Young artists apply to the Ministry of Culture for support. There are also special programs to facilitate such cinema artists, but it is very difficult to get into this niche. The biggest difficulties are experienced by those who want to take the step from short films to feature-length pieces which have bigger budgets. So, many people fall by the wayside.
IN THE SHADOW OF A NEIGHBOR
U.W.: Do you lose filmmakers to more powerful industries, particularly Germany?
Yes, there are quite a few Austrian filmmakers who go to Germany later in their careers. Many among those who stop shooting films and focus on television go there simply because Germany has a bigger market. A majority of actors and actresses work both in Austria and Germany. Moreover, Germans are also our most important partners in co-production.
U.W.: What does Austrian identity mean to you? Is it still being shaped, or has the answer been found?
The question of national identity should probably not ever be exhausted. I am Austrian, but it would be difficult for me to describe what it means in general. To me, the very idea of the national is, in a sense, somewhat in the past. Because of this it is interesting for me to stop and think: Why does this film festival have to be “national”? At the same time, the example of the cinema forum itself tells me how important it is to have it. We are a very small country located in a language space we share with a much bigger, dominant neighbor. It is important for us to have this kind of festival as a way to better learn our own cinema. It is also an opportunity for filmmakers to meet and exchange experience. However, there is no point in filling the program with exclusively Austrian films without letting anything else in. That is the reason why I introduced new elements into the program when I took over management of the festival three years ago. One of them is the presentation of co-productions in which Austria's participation is insignificant. Earlier we did not have the right to show films like that. It injects other aspects of European cinema into our festival, which are at the same time very natural, because they concern Austria, too. Moreover, every year we invite an international guest – an auteur with highly individual films that are of interest to the public and cinema artists and which, at the same time, somewhat change our view of our own cinema.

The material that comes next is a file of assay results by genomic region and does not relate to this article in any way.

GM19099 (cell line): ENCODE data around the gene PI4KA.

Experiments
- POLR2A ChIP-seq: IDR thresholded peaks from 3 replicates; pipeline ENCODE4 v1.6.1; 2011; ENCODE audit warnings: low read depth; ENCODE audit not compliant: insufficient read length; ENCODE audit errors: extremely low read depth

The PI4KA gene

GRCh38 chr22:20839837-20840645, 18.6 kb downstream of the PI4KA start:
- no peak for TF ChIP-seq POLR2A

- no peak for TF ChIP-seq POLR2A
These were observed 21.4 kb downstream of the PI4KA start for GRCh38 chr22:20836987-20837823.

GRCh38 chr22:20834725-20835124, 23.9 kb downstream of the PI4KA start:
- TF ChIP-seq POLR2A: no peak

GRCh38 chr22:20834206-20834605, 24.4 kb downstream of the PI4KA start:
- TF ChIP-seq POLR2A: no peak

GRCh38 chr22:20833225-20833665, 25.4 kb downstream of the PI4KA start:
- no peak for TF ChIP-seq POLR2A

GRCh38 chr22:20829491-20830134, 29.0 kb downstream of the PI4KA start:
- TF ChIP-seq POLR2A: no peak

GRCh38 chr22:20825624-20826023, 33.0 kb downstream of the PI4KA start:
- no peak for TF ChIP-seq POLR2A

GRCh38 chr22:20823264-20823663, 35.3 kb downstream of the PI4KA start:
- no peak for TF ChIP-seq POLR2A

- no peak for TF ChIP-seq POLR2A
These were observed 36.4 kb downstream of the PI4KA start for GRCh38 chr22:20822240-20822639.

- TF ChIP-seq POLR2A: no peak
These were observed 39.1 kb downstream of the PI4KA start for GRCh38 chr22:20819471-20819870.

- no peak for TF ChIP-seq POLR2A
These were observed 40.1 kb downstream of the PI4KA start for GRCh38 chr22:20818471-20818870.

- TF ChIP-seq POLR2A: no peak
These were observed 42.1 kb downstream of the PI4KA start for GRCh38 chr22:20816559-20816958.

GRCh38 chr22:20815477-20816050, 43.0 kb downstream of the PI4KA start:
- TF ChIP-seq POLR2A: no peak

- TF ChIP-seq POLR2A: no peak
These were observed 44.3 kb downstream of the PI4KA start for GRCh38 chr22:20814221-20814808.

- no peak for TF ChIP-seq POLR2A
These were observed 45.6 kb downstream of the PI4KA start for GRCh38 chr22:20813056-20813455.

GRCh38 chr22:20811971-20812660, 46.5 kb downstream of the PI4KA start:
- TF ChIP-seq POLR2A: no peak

AUSTRIAN CINEMA. WORTH SEEING
Die Vaterlosen (The Fatherless) by Marie Kreutzer, 2011
A father's death brings together two brothers and their sister. Another sister, who disappeared 20 years ago with the breakup of a hippie commune, reemerges and stirs their suppressed childhood memories.
Import/ Export by Ulrich Seidl, 2007
The characters seek a better life and earnings, but go opposite ways: Olga goes to Austria in the West, while Paul heads to Ukraine in the East.
Funny Games by Michael Haneke, 1997
For two hours, some brazen young men humiliate a family couple, their son and a dog. Not every viewer can endure it, but the director stubbornly tries to get them engaged in precisely these “games.”
Desert Flower by Sherry Horman, 2009
Waris Dirie, a young Somali girl, flees from her family at age 13 to later become a world-renowned model. The film is based on an autobiography which became a bestseller.
The White Ribbon by Michael Haneke, 2009
The director dissects society “pregnant with Fascism” in a Protestant village in northern Germany on the eve of the First World War.
Der Untergang (Downfall) by Oliver Hirschbiegel, 2004
This film is about the last days of Hitler’s life and the fall of his regime.
Luna Papa by Bakhtyar Khudojnazarov, 1999
Chulpan Hamatova, Moritz Bleibtreu and Nikolai Fomenko act in a vivid pseudo-exotic comedy about a not exactly immaculate conception.